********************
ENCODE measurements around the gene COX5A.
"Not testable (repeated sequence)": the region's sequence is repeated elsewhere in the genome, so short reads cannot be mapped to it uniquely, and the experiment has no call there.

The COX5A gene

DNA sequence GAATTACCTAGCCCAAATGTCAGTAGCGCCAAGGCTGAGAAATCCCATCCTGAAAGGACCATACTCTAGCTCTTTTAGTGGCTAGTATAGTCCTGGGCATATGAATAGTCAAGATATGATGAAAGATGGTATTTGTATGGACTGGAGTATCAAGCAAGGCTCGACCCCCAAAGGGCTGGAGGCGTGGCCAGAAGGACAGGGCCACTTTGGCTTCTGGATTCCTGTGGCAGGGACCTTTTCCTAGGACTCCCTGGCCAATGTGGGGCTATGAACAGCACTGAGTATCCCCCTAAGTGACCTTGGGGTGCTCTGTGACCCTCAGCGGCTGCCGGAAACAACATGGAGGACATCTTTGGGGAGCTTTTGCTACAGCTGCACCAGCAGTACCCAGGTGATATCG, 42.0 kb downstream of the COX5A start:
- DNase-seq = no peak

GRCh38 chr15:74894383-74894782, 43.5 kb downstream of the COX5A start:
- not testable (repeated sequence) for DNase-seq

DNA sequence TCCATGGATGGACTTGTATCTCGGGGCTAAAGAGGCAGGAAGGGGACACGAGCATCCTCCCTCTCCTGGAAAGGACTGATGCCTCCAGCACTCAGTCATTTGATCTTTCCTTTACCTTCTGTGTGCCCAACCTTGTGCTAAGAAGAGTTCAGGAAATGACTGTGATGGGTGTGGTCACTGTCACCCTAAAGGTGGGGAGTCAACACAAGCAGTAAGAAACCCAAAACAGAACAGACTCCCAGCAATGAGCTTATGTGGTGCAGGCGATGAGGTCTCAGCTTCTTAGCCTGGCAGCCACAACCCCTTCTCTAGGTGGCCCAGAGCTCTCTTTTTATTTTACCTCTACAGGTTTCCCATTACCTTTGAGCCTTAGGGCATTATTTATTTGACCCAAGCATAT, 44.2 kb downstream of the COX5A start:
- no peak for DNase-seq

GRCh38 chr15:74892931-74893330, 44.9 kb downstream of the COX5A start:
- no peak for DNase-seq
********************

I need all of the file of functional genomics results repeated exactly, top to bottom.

ENCODE measurements around the gene COX5A.
"Not testable (repeated sequence)": the region's sequence is repeated elsewhere in the genome, so short reads cannot be mapped to it uniquely, and the experiment has no call there.

The COX5A gene

DNA sequence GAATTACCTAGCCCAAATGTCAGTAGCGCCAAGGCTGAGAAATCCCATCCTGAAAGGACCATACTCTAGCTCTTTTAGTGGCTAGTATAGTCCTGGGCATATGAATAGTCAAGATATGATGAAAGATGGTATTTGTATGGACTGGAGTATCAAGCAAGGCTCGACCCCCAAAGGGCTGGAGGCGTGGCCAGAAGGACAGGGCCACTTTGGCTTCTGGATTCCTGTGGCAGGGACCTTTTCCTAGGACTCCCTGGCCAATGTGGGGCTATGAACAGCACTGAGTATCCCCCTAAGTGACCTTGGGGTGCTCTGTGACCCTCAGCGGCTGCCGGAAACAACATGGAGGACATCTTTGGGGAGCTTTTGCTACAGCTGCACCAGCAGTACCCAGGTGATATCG, 42.0 kb downstream of the COX5A start:
- DNase-seq = no peak

GRCh38 chr15:74894383-74894782, 43.5 kb downstream of the COX5A start:
- not testable (repeated sequence) for DNase-seq

DNA sequence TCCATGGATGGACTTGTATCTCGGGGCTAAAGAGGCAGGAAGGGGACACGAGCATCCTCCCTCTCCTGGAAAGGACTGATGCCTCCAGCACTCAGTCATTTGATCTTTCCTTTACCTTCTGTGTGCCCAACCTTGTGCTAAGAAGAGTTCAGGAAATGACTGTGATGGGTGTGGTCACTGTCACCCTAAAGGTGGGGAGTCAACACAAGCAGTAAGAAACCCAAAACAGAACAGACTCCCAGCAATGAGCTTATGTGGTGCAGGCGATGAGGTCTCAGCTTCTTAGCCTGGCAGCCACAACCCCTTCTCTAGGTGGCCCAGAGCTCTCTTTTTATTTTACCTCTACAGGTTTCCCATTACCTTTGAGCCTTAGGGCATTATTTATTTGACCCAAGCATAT, 44.2 kb downstream of the COX5A start:
- no peak for DNase-seq

GRCh38 chr15:74892931-74893330, 44.9 kb downstream of the COX5A start:
- no peak for DNase-seq